Yes China has laws governing the limits and nature of permissible religious activities. So does the US. Jehovah's Witnesses, for example, have found themselves in US court over refusal on religious grounds of medical treatment for their children. American religious and charitable groups are required to register with the government (currently only for tax purposes) and their right to freedom speech is curtailed: ask an American pastor or priest to endorse a particular political candidate (or even party) next election cycle, and watch how fast the government comes down on his church. How is this substantively different from China? While you or I may not like where China draws its lines, the fact remains every country draws lines.
Right to have children: Without intending to start a protracted debate over China's one-child policy, it is not illegal in China for couples to have multiple children; the national average is currently two, statistically identical to the US. It is true that the government attempts to dissuade multiple children through a(n often heavy-handed) system of positive and negative incentives, such as fines, denials of government assistance, and lump-sum retirement payments to compliant couples. It is also true that the policy has always been ripe for abuse by corrupt (an endemic problem in China) or overzealous local officials, most notoriously through incidences of forced abortion and sterilization (both of which are illegal; http://www.mahalo.com/china-forced-abortions) in rural areas. But that hardly equates to accusations of systematic government policy, and your assertion that Chinese couples have no right to have children is plain silly. In any case, the government is slated to scrap the one-child policy completely in the near future http://www.timesonline.co.uk/tol/news/world/asia/china/article3451974.ece.
Right to choice of political persuasion: depends on what you mean. Yeah, there's only one legal political party in China (and yet, CP membership, which is in decline, barely keeps pace with the US Democratic party). And yes publicly advocating contrary to the "party line" can get you in a boatload of trouble. However, I am free to personally believe any politics I wish, as long as I don't make myself a public nuisance in the process. You may not like that, and you may consider that a violation of free speech (personally, I don't and I do). I just wanted to clarify that the Chinese government doesn't give a rat's petutti what my political opinions are as long as I don't go around disturbing social harmony.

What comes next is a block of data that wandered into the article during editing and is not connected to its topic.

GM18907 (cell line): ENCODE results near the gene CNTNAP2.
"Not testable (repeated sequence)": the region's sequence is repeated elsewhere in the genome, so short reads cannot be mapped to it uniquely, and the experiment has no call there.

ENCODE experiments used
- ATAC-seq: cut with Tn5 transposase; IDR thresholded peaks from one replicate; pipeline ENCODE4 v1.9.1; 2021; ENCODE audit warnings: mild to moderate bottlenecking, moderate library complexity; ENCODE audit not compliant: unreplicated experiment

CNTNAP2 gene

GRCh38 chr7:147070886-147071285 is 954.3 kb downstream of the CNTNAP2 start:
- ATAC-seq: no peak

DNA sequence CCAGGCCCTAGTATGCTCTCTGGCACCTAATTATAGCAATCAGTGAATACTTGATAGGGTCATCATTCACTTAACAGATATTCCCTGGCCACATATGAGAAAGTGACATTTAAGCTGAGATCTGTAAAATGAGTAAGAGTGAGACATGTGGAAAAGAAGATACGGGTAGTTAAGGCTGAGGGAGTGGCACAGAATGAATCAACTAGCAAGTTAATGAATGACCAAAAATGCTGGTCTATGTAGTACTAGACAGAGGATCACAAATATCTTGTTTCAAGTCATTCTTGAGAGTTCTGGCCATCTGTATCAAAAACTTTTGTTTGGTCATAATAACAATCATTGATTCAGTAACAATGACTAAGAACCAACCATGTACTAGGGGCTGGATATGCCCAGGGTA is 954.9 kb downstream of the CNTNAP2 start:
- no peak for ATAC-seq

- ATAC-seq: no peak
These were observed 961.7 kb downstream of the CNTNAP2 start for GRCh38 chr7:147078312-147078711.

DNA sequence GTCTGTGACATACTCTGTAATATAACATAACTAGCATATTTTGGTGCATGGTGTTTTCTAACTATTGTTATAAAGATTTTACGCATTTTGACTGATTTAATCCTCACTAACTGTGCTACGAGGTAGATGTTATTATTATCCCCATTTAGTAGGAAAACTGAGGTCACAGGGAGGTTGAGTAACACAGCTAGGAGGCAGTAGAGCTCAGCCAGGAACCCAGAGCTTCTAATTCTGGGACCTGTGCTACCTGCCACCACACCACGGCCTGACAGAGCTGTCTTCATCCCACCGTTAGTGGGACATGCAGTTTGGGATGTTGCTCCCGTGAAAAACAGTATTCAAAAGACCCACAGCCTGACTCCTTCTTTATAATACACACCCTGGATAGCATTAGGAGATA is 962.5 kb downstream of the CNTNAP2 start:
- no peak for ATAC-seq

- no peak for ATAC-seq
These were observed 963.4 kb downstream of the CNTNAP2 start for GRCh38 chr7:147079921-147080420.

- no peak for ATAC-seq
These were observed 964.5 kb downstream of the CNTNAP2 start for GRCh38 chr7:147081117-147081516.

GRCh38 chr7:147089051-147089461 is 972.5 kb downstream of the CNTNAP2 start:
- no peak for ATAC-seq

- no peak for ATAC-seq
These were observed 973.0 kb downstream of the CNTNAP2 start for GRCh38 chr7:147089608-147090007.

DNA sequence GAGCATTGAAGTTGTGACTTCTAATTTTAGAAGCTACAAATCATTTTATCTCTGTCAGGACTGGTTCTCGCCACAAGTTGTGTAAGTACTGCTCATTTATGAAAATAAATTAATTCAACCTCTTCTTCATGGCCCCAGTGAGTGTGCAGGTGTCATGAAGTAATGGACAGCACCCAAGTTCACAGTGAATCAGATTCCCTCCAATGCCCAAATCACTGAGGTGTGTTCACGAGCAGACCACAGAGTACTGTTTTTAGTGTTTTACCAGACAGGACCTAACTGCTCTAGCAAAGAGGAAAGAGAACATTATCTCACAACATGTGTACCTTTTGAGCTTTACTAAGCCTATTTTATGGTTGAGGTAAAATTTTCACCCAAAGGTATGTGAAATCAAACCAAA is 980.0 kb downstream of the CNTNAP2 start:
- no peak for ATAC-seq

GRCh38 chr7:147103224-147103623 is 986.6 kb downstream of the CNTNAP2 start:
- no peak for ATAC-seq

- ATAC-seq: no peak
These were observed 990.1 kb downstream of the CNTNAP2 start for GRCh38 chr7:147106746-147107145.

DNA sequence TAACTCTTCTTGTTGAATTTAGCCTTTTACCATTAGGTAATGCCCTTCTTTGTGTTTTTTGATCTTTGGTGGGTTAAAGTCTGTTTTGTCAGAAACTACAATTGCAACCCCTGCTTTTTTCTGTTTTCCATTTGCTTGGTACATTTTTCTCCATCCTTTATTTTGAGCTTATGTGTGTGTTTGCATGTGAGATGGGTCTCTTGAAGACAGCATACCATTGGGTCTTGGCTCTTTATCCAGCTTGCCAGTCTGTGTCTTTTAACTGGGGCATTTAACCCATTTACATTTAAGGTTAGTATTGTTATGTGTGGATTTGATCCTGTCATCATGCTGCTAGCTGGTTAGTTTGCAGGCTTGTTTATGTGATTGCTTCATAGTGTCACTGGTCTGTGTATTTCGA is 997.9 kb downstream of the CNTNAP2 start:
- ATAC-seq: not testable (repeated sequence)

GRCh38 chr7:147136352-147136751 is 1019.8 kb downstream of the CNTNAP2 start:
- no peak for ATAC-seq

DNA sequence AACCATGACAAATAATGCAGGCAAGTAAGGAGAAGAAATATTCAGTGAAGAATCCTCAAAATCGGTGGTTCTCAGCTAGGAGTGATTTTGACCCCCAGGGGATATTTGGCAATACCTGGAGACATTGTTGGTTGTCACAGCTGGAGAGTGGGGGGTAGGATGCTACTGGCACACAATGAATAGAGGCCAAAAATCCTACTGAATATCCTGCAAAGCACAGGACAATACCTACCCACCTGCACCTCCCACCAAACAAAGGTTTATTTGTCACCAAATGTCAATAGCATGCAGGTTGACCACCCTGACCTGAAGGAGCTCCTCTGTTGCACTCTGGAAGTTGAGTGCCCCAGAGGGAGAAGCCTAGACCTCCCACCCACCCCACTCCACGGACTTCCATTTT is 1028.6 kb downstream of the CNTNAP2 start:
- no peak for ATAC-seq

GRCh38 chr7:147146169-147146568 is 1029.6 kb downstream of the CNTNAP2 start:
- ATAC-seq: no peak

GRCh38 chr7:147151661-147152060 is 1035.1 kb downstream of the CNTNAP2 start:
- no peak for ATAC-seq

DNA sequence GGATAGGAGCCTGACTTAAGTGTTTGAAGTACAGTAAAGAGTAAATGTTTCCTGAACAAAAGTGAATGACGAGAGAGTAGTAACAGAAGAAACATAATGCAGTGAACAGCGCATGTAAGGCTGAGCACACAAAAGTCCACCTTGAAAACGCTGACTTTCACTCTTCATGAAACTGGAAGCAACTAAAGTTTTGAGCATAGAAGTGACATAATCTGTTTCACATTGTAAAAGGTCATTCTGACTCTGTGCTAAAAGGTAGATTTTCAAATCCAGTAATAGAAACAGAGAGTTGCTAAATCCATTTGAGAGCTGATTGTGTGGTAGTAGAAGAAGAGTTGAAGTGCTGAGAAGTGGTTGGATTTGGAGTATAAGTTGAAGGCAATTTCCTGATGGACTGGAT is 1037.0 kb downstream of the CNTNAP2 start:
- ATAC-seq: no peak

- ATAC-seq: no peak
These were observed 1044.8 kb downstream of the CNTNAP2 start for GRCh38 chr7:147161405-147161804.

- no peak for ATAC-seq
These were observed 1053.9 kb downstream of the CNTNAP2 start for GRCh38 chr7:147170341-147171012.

OK, flame away. But flame me for what I'm saying, not what I'm not: don't accuse me of being some pro-China apologist who thinks China has no human rights problems (even Beijing admits it does; see its 2009-2010 "National Human Rights Action Plan"). What I am arguing is that most human rights issues (there are glaring exceptions, such as Beijing's official Tibetan policy) in China are traceable not to a lack of legal protection, but a failure of enforcement, and the main culprits are systemic corruption and Beijing's obsession with face. The pandemic of local political corruption, an open secret even amongst Chinese, severely hampers the central government's attempts at reform, and its paranoia over losing face leads to an almost schizophrenic approach to nearly every problem: does the government address it openly, or sweep it under the proverbial rug? I see this almost daily even in the local press: official news reports delicately trumpeting some new anti-corruption policy or a successful crackdown all without actually admitting there is a corruption problem at all. See this: http://www.time.com/time/world/article/0,8599,1615936,00.html for what I think is a pretty fair assessment of the problem. Lee Kaiwen, Shanghai, China
Writing software is more fun than working.